Here are the main points of the new regime:

  • Who can take parental leave?

    Anyone employed for at least one month who has a child younger than 12 (or 21, in case of disability).

  • How should the leave be taken?

    Full-time employees may take 1/5th or a half of their working time as parental leave, while part-time employees (as of a 75% working time) may take 1/5th of their working time as parental leave. 

  • Is the COVID-19 parental leave an employee’s absolute right?

    No, the employer must agree.

  • When can employees take COVID-19 parental leave?

    From May 1 to June 30, 2020. It may be taken for the entire period, or for part of it (for instance, during one month, or for only a few weeks).

  • What is the financial impact for the employer?

    There is no direct financial impact on the employer, as the employer is not required to pay the employee’s salary during the days of parental leave. The employee will receive an allowance from the Belgian State.

3. COVID-19 and the impact on the social elections 2020

The Belgian social partners have agreed to suspend the 2020 social elections, which were supposed to take place between May 11 and 24, 2020. The National Labor Council (NLC) reflected this agreement in its Advice No. 2160, in which it proposed rescheduling the social elections to between November 16 and 29, 2020. The NLC also provided an overview of the key legal consequences resulting from the suspension and recommended that these be rapidly addressed by the Belgian State.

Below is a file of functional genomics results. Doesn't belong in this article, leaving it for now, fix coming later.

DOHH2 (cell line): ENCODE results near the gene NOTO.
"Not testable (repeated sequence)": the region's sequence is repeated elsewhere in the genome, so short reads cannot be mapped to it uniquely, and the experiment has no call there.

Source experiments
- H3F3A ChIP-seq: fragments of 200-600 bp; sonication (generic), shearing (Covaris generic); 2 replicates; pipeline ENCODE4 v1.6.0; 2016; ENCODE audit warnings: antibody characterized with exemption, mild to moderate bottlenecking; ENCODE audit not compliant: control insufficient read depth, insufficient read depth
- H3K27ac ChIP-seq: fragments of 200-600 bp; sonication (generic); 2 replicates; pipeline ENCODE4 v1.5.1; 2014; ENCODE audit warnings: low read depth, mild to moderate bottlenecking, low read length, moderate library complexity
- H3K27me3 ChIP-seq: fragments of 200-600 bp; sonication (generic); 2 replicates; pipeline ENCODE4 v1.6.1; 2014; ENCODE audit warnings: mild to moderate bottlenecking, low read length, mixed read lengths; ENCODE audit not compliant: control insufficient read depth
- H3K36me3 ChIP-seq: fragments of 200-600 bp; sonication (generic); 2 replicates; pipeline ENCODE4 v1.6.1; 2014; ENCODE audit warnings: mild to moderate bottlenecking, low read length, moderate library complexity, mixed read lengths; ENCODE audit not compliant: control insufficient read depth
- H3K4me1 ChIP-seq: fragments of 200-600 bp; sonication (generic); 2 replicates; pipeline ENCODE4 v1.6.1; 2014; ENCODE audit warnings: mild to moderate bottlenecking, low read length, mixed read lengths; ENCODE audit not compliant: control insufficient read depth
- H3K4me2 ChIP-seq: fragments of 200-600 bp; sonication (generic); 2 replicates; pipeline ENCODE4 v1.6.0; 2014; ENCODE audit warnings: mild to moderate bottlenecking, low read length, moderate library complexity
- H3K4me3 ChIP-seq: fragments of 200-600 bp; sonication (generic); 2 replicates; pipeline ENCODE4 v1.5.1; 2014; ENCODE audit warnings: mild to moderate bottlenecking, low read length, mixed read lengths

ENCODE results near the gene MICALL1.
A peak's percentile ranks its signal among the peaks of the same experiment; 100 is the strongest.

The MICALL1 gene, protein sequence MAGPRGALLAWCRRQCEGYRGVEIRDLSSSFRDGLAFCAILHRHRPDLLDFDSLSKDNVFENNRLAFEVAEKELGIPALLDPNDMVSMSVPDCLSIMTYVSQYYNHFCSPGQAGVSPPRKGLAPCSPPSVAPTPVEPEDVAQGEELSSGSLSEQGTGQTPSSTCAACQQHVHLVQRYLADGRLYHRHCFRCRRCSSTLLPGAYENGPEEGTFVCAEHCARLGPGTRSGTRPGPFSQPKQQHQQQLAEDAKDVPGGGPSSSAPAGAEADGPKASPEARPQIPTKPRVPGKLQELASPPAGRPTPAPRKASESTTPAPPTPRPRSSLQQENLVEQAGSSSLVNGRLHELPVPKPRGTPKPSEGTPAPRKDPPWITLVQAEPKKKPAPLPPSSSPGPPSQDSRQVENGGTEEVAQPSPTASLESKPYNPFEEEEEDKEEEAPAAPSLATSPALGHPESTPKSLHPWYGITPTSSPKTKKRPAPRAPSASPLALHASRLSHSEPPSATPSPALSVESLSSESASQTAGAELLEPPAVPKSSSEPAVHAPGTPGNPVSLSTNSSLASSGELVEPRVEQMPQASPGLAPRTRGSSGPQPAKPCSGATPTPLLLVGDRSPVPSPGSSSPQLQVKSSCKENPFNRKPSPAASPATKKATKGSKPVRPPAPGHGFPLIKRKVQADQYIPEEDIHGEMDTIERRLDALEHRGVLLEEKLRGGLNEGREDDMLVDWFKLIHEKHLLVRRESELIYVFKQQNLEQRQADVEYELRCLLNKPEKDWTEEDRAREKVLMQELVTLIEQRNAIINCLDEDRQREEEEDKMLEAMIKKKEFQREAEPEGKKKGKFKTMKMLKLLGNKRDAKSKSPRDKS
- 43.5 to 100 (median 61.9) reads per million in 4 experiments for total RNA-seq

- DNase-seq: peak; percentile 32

On May 4, 2020, the suspension of the social elections 2020 was confirmed by law (published in the Belgian Official Journal of May 13, 2020, and with retroactive effect from March 17, 2020). However, the new dates on which the social elections will effectively take place still need to be confirmed by Royal Decree.

The new law enshrines the principle according to which, as a result of the COVID-19 crisis, all ongoing electoral steps within the framework of the social elections 2020 are temporarily suspended as from day X+36. In practical terms, this means that the last step prior to the suspension was step X+35 (i.e., the submission to the employer of the list of candidates) and that no further steps can be taken. The electoral procedure will be resumed on a new day X+36, to be determined according to the new day Y (i.e., the new day of the social elections).

The new law also confirms the following:

  • The eligibility conditions for the candidates (including the replacement candidates) must be assessed and complied with on the initial day Y (i.e., by May 11 – 24, 2020).
  • The current Works Council and Committee for the Prevention and Protection at Work continue to function until replaced by a newly elected works council and committee, and the employees’ representatives similarly continue to benefit from their dismissal protection until the reelections.
  • The new candidates (in addition to the candidates on the list submitted to the employer on day X+35) are also protected from dismissal.
  • For the replacement candidates, a new “hidden protection period” applies as of a new fictitious day X (i.e., 36 days prior to the new Day X+36) until a new day X+76.

Our Brussels Labor & Employment team will closely monitor any COVID-19 developments and keep you posted. Our team is available to help companies through this crisis in the best possible way.

For more information, please contact the professional(s) listed below, or your regular Crowell & Moring contact.

Emmanuel Plasschaert
Partner – Brussels
Phone: +32.2.282.4084
Email: eplasschaert@crowell.com
Evelien Jamaels
Counsel – Brussels
Phone: +32.2.214.2814
Email: ejamaels@crowell.com
Stefanie Tack
Counsel – Brussels
Phone: +32.2.282.1848
Email: stack@crowell.com